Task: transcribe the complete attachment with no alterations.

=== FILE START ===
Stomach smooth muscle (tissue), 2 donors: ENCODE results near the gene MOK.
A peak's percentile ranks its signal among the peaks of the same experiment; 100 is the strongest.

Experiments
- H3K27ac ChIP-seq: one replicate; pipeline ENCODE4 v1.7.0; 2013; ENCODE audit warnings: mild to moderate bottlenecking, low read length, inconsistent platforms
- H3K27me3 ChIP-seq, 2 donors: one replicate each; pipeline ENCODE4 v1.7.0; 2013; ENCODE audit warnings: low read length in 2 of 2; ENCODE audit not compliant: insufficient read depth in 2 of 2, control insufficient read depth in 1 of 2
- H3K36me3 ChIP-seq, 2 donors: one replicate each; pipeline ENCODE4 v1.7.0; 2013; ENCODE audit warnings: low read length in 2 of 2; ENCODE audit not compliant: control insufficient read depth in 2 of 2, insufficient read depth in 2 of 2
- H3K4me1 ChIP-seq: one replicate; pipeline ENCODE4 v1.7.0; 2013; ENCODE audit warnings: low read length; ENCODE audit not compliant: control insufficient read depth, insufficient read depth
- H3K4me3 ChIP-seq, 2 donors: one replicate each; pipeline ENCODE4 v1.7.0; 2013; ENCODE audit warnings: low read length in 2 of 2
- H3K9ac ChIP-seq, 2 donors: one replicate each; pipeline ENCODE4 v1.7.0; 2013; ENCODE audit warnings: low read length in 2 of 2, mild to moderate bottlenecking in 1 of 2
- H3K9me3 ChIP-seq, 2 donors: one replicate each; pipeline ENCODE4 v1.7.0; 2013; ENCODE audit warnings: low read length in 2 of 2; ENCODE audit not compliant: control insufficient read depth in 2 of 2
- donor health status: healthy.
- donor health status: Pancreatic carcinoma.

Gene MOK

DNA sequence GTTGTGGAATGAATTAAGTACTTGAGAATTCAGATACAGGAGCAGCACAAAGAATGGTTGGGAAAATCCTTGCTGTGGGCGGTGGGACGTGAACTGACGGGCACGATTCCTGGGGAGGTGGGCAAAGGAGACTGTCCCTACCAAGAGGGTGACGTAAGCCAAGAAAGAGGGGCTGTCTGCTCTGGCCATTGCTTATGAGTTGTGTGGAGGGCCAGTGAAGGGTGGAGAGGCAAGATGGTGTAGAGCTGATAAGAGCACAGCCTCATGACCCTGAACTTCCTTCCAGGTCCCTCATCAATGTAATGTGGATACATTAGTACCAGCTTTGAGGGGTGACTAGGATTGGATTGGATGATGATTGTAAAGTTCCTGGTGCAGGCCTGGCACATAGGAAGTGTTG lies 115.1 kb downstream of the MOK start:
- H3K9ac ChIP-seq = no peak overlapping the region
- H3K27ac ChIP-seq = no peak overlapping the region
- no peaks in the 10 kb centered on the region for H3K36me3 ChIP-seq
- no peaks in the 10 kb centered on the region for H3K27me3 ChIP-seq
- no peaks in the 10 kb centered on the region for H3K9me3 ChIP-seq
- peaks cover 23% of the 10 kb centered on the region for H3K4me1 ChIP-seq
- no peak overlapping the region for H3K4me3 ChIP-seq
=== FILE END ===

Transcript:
Stomach smooth muscle (tissue), 2 donors: ENCODE results near the gene MOK.
A peak's percentile ranks its signal among the peaks of the same experiment; 100 is the strongest.

Experiments
- H3K27ac ChIP-seq: one replicate; pipeline ENCODE4 v1.7.0; 2013; ENCODE audit warnings: mild to moderate bottlenecking, low read length, inconsistent platforms
- H3K27me3 ChIP-seq, 2 donors: one replicate each; pipeline ENCODE4 v1.7.0; 2013; ENCODE audit warnings: low read length in 2 of 2; ENCODE audit not compliant: insufficient read depth in 2 of 2, control insufficient read depth in 1 of 2
- H3K36me3 ChIP-seq, 2 donors: one replicate each; pipeline ENCODE4 v1.7.0; 2013; ENCODE audit warnings: low read length in 2 of 2; ENCODE audit not compliant: control insufficient read depth in 2 of 2, insufficient read depth in 2 of 2
- H3K4me1 ChIP-seq: one replicate; pipeline ENCODE4 v1.7.0; 2013; ENCODE audit warnings: low read length; ENCODE audit not compliant: control insufficient read depth, insufficient read depth
- H3K4me3 ChIP-seq, 2 donors: one replicate each; pipeline ENCODE4 v1.7.0; 2013; ENCODE audit warnings: low read length in 2 of 2
- H3K9ac ChIP-seq, 2 donors: one replicate each; pipeline ENCODE4 v1.7.0; 2013; ENCODE audit warnings: low read length in 2 of 2, mild to moderate bottlenecking in 1 of 2
- H3K9me3 ChIP-seq, 2 donors: one replicate each; pipeline ENCODE4 v1.7.0; 2013; ENCODE audit warnings: low read length in 2 of 2; ENCODE audit not compliant: control insufficient read depth in 2 of 2
- donor health status: healthy.
- donor health status: Pancreatic carcinoma.

Gene MOK

DNA sequence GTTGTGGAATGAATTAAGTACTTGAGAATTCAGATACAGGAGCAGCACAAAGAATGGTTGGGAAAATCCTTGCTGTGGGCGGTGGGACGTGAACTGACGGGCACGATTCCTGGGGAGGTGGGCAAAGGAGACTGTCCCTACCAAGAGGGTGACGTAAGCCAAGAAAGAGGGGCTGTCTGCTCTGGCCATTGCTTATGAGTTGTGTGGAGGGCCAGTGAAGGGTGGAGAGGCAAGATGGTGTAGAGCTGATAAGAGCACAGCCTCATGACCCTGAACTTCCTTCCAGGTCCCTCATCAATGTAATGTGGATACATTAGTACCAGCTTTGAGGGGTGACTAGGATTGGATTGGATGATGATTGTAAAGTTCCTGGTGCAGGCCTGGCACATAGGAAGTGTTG lies 115.1 kb downstream of the MOK start:
- H3K9ac ChIP-seq = no peak overlapping the region
- H3K27ac ChIP-seq = no peak overlapping the region
- no peaks in the 10 kb centered on the region for H3K36me3 ChIP-seq
- no peaks in the 10 kb centered on the region for H3K27me3 ChIP-seq
- no peaks in the 10 kb centered on the region for H3K9me3 ChIP-seq
- peaks cover 23% of the 10 kb centered on the region for H3K4me1 ChIP-seq
- no peak overlapping the region for H3K4me3 ChIP-seq